Coordination of Roadway Development Strategy

Underground » Roadway Development

Published: February 97Project Number: C5013

Get ReportAuthor: Michael Kelly | CSIRO Exploration & Mining

Roadway development is one of the most important issues facing the profitability, viability and future of underground coal mines. For the last decade roadway development has been unable to keep pace with improvements in longwall extraction rates.

In this period, average longwall productivity has doubled whereas roadway development rates have shown little improvement, or in some studies have in fact become worse.

With projections of similar improvements in longwall productivity over the next ten years it has been apparent that a concentrated industry effort is required to raise roadway development rates to catch up and match longwall improvements.

As a first step in this process the ACARP Mining Systems Taskforce initiated the Australian Coal Association Underground Roadway Development Workshop in September 1994.

One of the major recommendations from the workshop was for the use of a systems or process engineering approach when formulating strategies to address the complex problems facing advances in roadway development. The workshop further concluded that the three principal areas that needed to be addressed were geotechnical and support systems, roadway development systems and outburst control.

Following these recommendations, it was proposed by the ACARP Mining Systems Taskforce that a detailed strategy and business plan for the future direction of Roadway Development Research be formulated and specifically that a systems approach be used in this formulation. It was envisaged that this approach would result in broader, more sustainable strategies for development improvements.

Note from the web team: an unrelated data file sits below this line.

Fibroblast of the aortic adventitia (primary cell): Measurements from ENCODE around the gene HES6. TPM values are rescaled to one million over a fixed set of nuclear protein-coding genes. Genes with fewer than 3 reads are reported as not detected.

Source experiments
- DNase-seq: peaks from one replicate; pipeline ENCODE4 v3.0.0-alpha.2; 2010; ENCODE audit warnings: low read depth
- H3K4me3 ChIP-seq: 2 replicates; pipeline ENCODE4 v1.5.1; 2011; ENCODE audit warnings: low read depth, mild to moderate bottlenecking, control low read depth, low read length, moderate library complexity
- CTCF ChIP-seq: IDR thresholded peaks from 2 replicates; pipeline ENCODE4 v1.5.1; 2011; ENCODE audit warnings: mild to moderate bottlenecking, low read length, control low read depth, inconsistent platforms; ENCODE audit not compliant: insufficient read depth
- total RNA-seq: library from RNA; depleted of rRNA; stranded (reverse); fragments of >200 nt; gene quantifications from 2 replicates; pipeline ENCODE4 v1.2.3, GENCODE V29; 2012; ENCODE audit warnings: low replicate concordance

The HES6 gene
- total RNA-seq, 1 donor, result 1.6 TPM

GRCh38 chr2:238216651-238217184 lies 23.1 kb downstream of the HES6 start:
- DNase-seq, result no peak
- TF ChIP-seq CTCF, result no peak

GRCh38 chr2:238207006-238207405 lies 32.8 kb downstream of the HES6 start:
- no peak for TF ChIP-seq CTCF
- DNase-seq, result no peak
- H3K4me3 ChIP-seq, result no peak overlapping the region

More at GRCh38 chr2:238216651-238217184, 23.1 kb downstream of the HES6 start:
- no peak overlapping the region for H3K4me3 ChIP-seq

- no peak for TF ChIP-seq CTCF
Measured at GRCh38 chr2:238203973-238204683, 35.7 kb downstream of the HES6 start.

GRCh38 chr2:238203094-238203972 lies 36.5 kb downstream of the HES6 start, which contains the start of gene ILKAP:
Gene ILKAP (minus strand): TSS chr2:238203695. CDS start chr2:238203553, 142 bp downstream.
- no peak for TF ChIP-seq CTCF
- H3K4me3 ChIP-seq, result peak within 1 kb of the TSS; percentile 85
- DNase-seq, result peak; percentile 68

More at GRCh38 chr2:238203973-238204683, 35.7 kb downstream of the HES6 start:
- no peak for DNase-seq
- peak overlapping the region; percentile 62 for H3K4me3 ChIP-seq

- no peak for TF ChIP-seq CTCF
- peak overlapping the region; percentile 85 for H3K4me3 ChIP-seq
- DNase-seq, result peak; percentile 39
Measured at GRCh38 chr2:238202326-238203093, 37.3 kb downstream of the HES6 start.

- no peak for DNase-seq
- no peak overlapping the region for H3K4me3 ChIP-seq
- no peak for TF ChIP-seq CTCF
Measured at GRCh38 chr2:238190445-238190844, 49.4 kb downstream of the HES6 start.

A subsequent study, also supported by ACARP, outlined four different environments that characterise most of the operating Australian longwall mines. Within each environment current roadway development parameters and systems were identified and described. Future targeted performance expectations were also identified.

The key part of the study was its identification of current systems barriers to these targets being achieved (and associated research areas).

This project, "Co-ordination of Roadway Development Strategy"was to continue the initiative to its next stage and develop an agreed industry strategy as suggested in the project title.


This project has developed an agreed industry strategic plan for the improvement of roadway development rates for underground coal mines. It has achieved this through a series of operator meetings where key development issues were discussed, by examining a variety of American practices and via two workshops attended by a broad representation of coal industry personnel.

The plan calls for the introduction of a 'systems approach' to minesites assisted by strategies based on the following areas:

  • information
  • technology implementation
  • face downtime/uptime
  • project management
  • parallel operations
  • communications and improved awareness of a systems approach
  • automation

The industry representatives at the workshops concluded that: